There is certainly a correlation between increasingly free trade and private debt, but I doubt the relationship is a causal one. For one thing, the decline in private debt which began in 2008 was neither caused nor echoed by a similar decline in free trade.
The economic logic also doesn’t support a causal link. Private debt is mostly linked to big-ticket items such as homes and cars. Free trade in goods is mostly neutral on the former and negative on the latter with regards to debt. While the free movement of peoples would tend to increase debt, more people being able to take out more loans, that’s not going to alter the debt per capita rate much, for obvious reasons.
One of the major components of private debt is education-related debt, and that has nothing to do with free trade. So, I would say there is no meaningful link between free trade and private debt.
Disagree, because immigration. The point of taking on personal debt is social competition, and free movement of peoples means higher income stratification and disparity. Therefore more competition, therefore more debt.
Another commenter jumped in to back me up with his experience:
My day job is a loan officer for a major chartered bank, and I can tell you from experience, “free trade” has caused a lot of personal debt for many of my clients. The number one reasons people borrow are as follows:
1. Education – when you factor in there’s absolutely no individual collateral for this type of lending, from a debt to service ratio perspective, people lend more for “education” than anything today, even more than housing. As already pointed out, the free movement of people generated from free trade is causing a lot of demand. Jobs requiring less education are being shipped out, but what a lot of people don’t realize is that isn’t the primary source that’s driving the demand. Immigrants are driving the demand for education. The grand majority of people who call me up asking for education loans in the 100K+ range are immigrants in fields like engineering and health care. Quite often, their 3rd world credentials don’t meet the cut when it comes to being a doctor, so they have to retrain. So not only are the immigrants driving down wages through increased supply by coming here – they’re also directly contributing to education costs by having to retrain to meet regulations. Hence, overall personal debts for everyone.
2. Housing – free movement of people coming from free trade has put so much pressure on housing stock in the West. Simply put, we’re importing lemmings faster than our technology permits us to build housing to meet the demand. As a result, housing prices have skyrocketed, causing people to take on more debt to get entry into the housing market. While you could argue it balances out due to increasing equity – this is a Ponzi scheme. You can’t create more land. There’s a real limit as to how many people you can fit into one geographical location – free trade doesn’t respect this law of nature at all.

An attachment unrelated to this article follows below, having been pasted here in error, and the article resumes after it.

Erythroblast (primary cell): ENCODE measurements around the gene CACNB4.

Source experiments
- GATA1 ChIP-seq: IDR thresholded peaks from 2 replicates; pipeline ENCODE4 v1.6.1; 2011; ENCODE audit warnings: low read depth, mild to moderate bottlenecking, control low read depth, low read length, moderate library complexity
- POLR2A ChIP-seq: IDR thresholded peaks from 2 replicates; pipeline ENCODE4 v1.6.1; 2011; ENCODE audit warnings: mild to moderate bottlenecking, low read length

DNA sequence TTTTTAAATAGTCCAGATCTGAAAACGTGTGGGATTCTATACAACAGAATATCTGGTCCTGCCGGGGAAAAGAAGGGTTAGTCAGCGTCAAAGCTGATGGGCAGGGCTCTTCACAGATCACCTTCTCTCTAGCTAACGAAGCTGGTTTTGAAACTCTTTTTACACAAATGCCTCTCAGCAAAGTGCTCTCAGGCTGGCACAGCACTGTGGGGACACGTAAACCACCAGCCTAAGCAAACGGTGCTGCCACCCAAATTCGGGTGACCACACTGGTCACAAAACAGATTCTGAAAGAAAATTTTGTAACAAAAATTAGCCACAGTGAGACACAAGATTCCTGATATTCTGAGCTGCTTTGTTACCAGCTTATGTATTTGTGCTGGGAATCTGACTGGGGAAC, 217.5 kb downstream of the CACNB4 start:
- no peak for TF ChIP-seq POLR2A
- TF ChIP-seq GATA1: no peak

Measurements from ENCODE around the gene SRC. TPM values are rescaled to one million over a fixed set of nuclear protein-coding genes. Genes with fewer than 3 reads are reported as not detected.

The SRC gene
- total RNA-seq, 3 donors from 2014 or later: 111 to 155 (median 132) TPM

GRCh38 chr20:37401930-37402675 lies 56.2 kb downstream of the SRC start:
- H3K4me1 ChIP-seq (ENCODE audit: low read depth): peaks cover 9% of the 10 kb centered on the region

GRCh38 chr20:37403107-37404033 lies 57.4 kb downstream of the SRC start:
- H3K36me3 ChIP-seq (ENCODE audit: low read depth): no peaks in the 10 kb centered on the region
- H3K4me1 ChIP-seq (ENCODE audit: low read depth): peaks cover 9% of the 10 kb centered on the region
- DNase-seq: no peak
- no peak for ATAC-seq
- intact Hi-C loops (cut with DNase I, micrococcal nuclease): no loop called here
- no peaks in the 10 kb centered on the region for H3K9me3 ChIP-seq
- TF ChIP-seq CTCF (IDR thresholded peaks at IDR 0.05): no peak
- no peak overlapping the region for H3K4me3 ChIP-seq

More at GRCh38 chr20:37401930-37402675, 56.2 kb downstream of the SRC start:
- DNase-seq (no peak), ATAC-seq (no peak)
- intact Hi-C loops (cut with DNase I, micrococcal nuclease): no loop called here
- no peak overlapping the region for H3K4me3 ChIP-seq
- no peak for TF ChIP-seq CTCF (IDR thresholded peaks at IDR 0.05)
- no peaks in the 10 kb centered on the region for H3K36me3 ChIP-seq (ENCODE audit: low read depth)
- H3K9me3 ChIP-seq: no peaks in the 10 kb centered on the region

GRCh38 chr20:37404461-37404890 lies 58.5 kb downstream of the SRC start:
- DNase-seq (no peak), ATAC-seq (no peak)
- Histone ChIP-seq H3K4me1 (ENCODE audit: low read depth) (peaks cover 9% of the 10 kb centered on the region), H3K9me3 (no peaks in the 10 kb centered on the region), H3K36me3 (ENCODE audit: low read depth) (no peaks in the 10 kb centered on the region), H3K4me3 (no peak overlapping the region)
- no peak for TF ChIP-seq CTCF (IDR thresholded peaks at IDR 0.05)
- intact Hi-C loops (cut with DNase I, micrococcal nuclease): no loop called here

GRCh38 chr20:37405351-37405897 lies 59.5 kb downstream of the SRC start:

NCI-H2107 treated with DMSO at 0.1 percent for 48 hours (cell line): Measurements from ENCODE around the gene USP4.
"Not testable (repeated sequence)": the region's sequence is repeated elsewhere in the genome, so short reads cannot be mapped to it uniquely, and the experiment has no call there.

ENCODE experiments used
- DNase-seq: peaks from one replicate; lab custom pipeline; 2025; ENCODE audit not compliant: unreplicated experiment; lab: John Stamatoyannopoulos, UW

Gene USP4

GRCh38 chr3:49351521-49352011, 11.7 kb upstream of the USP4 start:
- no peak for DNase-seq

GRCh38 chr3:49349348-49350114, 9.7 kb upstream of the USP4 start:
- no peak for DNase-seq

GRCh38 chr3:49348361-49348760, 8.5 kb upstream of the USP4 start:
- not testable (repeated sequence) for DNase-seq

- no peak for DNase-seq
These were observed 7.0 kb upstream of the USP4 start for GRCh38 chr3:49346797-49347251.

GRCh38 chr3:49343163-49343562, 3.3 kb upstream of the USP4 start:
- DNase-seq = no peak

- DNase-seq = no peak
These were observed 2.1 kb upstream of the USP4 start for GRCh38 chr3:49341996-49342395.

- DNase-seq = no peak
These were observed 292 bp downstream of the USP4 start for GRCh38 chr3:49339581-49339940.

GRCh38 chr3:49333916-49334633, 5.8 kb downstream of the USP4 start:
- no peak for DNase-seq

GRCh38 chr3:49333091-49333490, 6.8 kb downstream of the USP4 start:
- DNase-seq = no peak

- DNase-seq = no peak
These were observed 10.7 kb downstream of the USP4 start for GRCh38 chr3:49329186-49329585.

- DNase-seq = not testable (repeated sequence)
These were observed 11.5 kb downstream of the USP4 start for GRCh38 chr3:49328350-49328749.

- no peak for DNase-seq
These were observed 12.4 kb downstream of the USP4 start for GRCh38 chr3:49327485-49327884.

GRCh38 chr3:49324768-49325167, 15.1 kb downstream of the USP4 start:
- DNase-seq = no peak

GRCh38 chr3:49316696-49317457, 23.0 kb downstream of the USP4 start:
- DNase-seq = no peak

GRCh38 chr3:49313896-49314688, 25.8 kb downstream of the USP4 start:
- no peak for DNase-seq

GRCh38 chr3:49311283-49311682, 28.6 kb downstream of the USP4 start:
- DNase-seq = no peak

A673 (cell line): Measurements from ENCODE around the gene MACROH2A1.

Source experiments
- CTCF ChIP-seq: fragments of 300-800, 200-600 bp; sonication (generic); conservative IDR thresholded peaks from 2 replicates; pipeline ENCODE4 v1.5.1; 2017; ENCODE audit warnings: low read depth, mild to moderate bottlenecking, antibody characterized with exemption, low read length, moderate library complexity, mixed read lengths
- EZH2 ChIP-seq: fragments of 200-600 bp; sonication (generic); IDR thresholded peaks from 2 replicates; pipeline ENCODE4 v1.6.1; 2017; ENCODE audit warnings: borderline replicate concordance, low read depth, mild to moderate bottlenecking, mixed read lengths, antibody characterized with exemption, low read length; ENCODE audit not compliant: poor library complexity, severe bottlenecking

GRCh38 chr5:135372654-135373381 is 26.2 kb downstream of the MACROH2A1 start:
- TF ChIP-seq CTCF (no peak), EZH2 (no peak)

3. Consolidating other debt – In a world were the debt scales get higher and higher because of stressing demands due to immigration (free trade), suddenly paying that 2000$ fine to break your contract with a previous lender makes sense for a 0.5% decrease in interest rate. And to make matters worse, people often pay the fine by taking on more debt. See where this is going?
4. Moving expenses – This is probably a surprise to most people, but this is starting to become an increasingly popular reason people borrow. In this “free trade”/”free movement” world, people have to move where the jobs and promotions are. Unfortunately, moving is expensive. If you’re say, lower middle class, and need to move half way across the country to get your first solid middle class job, chances are you’re going to need to take out a loan.
5. Travel – thankfully, most white people, young and old, still traditionally save up for a vacation. Unfortunately, I can’t say the same for the immigrants. Did you know that your average middle class Canadian immigrant travels back to his/her home country an average of FIVE TIMES in a year? So much for loyalty! All of this traveling increases the demand for personal lending once again. And it’s all related to the free movement of people. Even the most staunch Muslim who swears against usury will take out a loan if it means it’s the only way he can visit his million and one inbred cousins in Qatar come Ramadan.
6. Cars? Cars? Auto loans are old school. A distant sixth. Young people and the immigrants don’t buy cars. Old people, based on deteriorating health conditions, probably shouldn’t buy cars.
So if you’re read this far, this is just an “on the ground” view of personal lending from the only white guy in a sea of Jewish and Chinese bankers. Jewish and Chinese bankers that alas, wouldn’t even be here in the first place if not for “free trade.” To say “free trade” may indirectly cause personal debt is an understatement. I would go on to say the goal of free trade is to BURRY EVERYONE under the shekels of personal debt!
So that was pretty cool, and I got a post out of it.